THE CHIEF executive of the Baltic Exchange Jeremy Penn looks remarkably unruffled for a man who has just seen a rival come back for a second time in a concerted attempt to muscle in on his business.
The head of the exchange that sets the prices for the majority of the world’s $200bn (£182bn) shipping industry, Penn received a letter two weeks ago from the London Metal Exchange (LME).
It contained a proposal to jointly develop an electronic screen exchange for forward freight agreements, key contracts that hedge risk on shipping routes.
Currently, the Baltic Exchange’s 585 member firms around the world agree
contracts on the 50 major routes the exchange covers over the phone.
However, the LME calls the current system “opaque and constrained from future expansion.”
And it openly admits it has been talking to, and has the support of, some of the Baltic Exchange’s members to build an electronic system, which the LME says will bring new players into the market because of greater transparency. This could bring brokers up to £1.3bn in additional fees a year.
The LME first approached the Baltic Exchange about this last summer. Penn was lukewarm about it then, and his view has not changed much since.
“The LME have made no secret of the fact it would like to run screen services for our members,” says the lean, thoughtful 50-year-old Penn, who took up his post in 2003 after a
20-year management career at Reuters. Penn is sitting at a meeting table that
easily seats ten in his spacious office on the second floor of the Baltic Exchange’s headquarters
next door to the Gherkin in the heart of the City.
The Gherkin is in fact the site of the old Baltic Exchange’s headquarters which was destroyed by an IRA bomb, killing three, in 1992.
Penn’s office is decorated in dark wood and leather, and the whole building has the feel of a gentleman’s club; on the ground floor the headquarters has its own bar and dining rooms run by another City institution, Balls Brothers.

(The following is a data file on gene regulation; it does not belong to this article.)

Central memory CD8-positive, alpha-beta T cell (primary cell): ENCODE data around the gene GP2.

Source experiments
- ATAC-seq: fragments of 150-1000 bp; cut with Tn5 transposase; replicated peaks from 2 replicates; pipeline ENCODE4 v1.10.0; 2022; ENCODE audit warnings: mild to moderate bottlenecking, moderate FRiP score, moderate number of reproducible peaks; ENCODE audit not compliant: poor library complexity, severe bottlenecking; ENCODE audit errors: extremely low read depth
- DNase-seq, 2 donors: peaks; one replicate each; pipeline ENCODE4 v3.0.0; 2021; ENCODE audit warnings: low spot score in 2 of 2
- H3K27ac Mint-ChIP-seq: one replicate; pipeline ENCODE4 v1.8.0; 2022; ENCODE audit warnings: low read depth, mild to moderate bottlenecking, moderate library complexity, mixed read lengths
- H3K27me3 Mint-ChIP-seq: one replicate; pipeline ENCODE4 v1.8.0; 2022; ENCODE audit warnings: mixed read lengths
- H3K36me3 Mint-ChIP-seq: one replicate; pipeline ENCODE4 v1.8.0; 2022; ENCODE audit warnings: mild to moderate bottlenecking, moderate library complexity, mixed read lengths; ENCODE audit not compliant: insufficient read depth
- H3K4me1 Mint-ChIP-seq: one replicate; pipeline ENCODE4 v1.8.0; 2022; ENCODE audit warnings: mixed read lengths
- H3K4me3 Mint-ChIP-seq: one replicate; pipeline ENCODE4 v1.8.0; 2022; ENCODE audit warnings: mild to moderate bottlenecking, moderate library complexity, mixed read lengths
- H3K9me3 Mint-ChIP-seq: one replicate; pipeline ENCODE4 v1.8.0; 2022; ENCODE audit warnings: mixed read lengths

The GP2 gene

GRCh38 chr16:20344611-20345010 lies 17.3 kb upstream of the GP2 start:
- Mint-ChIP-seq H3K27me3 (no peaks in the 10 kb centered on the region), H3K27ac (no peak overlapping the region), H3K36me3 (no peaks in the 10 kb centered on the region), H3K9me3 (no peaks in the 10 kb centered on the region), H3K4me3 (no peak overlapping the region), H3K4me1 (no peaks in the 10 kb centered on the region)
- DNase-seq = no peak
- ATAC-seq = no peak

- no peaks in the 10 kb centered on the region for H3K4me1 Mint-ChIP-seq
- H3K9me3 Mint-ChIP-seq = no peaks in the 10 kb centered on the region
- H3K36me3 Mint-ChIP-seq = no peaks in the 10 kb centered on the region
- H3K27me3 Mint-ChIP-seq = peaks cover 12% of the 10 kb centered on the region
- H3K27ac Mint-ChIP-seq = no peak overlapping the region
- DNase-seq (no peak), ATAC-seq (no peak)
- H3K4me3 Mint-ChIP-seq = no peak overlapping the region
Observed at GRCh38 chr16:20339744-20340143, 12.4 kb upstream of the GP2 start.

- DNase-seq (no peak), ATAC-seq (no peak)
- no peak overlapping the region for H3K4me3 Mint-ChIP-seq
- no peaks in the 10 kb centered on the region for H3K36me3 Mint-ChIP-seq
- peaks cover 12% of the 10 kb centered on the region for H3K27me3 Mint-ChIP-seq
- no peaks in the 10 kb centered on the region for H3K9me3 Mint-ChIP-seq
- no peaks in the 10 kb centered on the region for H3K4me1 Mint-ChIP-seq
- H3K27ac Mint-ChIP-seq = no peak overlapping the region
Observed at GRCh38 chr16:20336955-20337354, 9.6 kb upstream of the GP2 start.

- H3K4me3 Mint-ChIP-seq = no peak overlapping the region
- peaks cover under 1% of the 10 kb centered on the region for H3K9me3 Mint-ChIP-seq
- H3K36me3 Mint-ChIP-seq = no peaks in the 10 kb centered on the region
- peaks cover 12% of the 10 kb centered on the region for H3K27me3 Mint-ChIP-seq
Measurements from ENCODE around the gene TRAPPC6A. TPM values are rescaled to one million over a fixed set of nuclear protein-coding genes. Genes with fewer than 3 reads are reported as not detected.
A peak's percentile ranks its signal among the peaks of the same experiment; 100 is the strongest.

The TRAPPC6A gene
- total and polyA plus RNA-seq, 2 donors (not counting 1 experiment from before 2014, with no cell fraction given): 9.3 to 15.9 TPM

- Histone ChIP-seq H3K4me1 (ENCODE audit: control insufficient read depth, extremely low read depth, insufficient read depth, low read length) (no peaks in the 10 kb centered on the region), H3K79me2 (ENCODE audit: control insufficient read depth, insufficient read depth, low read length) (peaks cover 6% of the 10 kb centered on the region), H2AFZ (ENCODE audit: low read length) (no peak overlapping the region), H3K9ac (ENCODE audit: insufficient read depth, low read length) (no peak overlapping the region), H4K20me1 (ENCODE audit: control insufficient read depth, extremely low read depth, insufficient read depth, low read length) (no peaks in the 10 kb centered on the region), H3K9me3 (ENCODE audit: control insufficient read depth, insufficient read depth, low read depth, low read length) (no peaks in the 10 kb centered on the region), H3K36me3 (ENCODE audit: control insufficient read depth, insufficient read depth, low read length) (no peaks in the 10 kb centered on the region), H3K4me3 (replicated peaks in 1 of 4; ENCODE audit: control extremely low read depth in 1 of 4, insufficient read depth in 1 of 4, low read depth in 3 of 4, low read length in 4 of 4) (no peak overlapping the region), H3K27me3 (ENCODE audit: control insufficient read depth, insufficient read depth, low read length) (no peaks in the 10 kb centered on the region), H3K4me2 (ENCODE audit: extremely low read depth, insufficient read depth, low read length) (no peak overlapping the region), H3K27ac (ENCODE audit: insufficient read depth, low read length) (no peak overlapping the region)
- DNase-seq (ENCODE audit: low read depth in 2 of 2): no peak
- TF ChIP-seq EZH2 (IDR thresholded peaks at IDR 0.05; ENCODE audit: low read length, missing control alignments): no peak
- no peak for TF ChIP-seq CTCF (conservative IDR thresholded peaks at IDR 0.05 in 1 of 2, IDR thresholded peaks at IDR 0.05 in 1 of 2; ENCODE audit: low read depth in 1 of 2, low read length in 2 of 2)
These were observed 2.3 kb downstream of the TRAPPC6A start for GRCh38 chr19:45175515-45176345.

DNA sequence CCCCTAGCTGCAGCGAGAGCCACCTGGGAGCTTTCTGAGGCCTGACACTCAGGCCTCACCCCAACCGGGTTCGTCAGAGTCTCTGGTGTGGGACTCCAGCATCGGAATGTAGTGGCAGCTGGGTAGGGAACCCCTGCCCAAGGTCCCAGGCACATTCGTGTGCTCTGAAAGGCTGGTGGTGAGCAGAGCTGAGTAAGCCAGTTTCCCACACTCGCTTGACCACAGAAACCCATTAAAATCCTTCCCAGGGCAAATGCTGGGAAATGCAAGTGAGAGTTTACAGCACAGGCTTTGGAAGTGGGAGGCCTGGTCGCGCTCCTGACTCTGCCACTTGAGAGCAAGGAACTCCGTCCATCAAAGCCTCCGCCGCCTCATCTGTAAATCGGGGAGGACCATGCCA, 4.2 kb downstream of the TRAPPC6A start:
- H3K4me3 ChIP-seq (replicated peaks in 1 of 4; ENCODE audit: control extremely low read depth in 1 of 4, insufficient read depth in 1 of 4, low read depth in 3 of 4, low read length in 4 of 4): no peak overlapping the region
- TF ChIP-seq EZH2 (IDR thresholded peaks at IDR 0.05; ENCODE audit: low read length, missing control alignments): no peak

The exchange estimates Britain maritime services industry employs 15,600 shipping brokers, bankers, insurers and lawyers, mainly in London, contributing £2.1bn to the UK’s overseas earnings last year.
London’s 400 shipbroking firms match ships and cargoes for 50 per cent of the tanker and 30-40 per cent of the dry bulk chartering business globally.
They are also involved in the sale and purchase of over half the world’s new and second hand tonnage. London also boasts 17 per cent of premiums in the international marine insurance market, 13 per cent of ship finance and other key roles in this crucial but little-noticed arena. Penn continues: “We’re here to support the development of the market place, and
that means not doing things that threaten existing liquidity. We are considering our
response and will get back to the LME in due course.”
This issue may have made headlines recently, but for Penn, whether to update its systems is a nut the body has been trying to crack for the best part of a decade. In
2001, at the end of the dot.com boom, the exchange tested an electronic system but “had very little support from the marketplace”, and stopped the trials.
The exchange looked at it again in 2008 “under a lot of pressure from our biggest traders”, but again tests were stopped after a short period. Penn explains: “It is hard to find a consensus among our members over this issue.
Some think this will lead to better price discovery and will bring in new members. Others think that the market already serves them well, and if it isn’t
broke don’t fix it. We really can’t move forward unless there is a consensus.”